In conclusion- growth is sustainable, as long as our ideas about what needs to grow are flexible.





Debt costs money and the money debt costs, costs more money

20 10 2010

Cllr. Kitkat has written a post on his blog today entitled “Not worth the panic: This deficit is manageable,” in which he argues, in essence, that since on a couple of specific occasions the UK national debt (as % of GDP) was higher than today, that it’s nothing to “panic” over.  Since he prefaces his argument by implying that comparing figures “arbitrarily” can be misleading, I think his choice of example is somewhat ironic: relating our current deficit to that after two world wars isn’t really an appropriate comparison. I certainly agree we shouldn’t panic- but we should be taking action.

His other point is about interest payments- pointing out that the difference is that we have longer repayment terms than say, Spain.  This misses an important point- the longer we take to pay off our debt, the more the cumulative interest is that we will have to pay in addition.  It is misleading to suggest that if we pay our debt off over a longer time that this will cost the same.

To illustrate: currently, as Jason pointed out, the UK national debt is 71% of GDP, that is to say: one trillion pounds, and he quotes interest rates of “between 3% and 4%”.  Calling that 3.5%, we will be paying £35bn in interest this year.  Assuming interest rates stay the same (which I will expand on in my final point), the interest we would pay solely on the interest generated from the previous year would be £1.25bn.  So just because we can pay our debt over a longer period, doesn’t mean we should.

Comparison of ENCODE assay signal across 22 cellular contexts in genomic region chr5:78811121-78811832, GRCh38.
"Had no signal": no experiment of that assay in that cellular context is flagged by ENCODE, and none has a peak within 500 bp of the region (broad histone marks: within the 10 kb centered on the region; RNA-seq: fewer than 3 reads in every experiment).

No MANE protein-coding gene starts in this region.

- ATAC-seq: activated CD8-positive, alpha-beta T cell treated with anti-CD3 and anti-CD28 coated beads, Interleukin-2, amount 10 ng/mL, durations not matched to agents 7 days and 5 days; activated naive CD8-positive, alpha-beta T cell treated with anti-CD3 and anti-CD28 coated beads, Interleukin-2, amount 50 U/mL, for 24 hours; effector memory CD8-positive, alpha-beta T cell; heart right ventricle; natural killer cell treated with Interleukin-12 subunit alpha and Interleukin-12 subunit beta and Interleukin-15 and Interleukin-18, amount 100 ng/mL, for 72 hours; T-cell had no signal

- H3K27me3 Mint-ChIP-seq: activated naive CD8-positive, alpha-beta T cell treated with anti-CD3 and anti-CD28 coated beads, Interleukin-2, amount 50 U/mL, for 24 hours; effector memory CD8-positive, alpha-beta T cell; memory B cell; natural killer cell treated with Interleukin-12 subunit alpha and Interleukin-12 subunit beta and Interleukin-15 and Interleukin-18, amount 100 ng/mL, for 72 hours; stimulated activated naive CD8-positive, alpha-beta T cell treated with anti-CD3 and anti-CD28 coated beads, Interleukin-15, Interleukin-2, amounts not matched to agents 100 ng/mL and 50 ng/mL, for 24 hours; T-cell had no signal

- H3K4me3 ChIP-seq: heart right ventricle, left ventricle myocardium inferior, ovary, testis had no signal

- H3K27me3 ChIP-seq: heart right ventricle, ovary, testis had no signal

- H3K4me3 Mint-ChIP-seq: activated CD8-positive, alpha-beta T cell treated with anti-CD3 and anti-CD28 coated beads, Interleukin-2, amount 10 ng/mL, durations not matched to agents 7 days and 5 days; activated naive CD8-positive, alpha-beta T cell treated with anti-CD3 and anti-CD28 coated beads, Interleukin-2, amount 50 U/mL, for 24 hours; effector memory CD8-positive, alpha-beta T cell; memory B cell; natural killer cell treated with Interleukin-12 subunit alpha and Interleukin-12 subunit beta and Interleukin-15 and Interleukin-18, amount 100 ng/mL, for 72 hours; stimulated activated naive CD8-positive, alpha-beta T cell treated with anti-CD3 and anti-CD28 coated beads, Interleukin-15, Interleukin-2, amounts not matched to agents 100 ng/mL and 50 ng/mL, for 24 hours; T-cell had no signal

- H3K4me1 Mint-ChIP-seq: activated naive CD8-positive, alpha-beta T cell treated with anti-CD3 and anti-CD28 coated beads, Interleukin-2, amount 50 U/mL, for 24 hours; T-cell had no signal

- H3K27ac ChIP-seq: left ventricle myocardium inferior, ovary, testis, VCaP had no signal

Finally, the entire argument is predicated on “the key issue with debt”- interest rates.  If they stay at their current levels then, ok, we’ll be paying off the equivalent of our education budget in interest each year, but perhaps that’s “manageable” in some people’s opinions (read: not mine).  However this is not a given- the interest rate on our debt has gone down recently as the money markets believe the government is making an effort to reduce the deficit.  Less fervent measures in this regard could cause the interest rate to skyrocket (EDIT: to illustrate: each 0.1% additional rate of interest is £1bn in interest per year, this means that any new bonds issued will be much more expensive for the government.  The government must perforce raise new debt because we are in deficit).  Equally, the current rates of interest on government gilts are being held down by the Bank of England buying them at cost (quantative easing), however this very policy (printing money to pay for debt) will inevitably cause inflation to rise.

The problem with inflation, is that it devalues the value of bonds, people will sell bonds, leading to higher interest rates on bonds and higher debt interest payments. If investors see inflation is getting out of control, people will not want to hold bonds. Foreign investors will sell their securities and this will cause a devaluation in the currency – Tejvan Pettinger

Ironically, Jason’s analogy about starving the family to pay the mortgage (whilst grossly inaccurate as I hope I’ve explained), is nonetheless an appropriate reason to pay the deficit off quickly- I’d rather tighten my belt than lose my home.  Wouldn’t you?

Points for recognising the inverse reference in the title!

[EDIT – For clarification:  inflation causes the future value of bonds to decrease in real terms.  As such, investors do not wish to hold them as they will take a loss.  They sell them.  In response, in order to finance itself, the government must issue new bonds at a higher rate of interest in order to encourage people to buy them.  This then increases the amount the government must pay on these “new” bonds.  Feel free to correct me if this is a misinterpretation].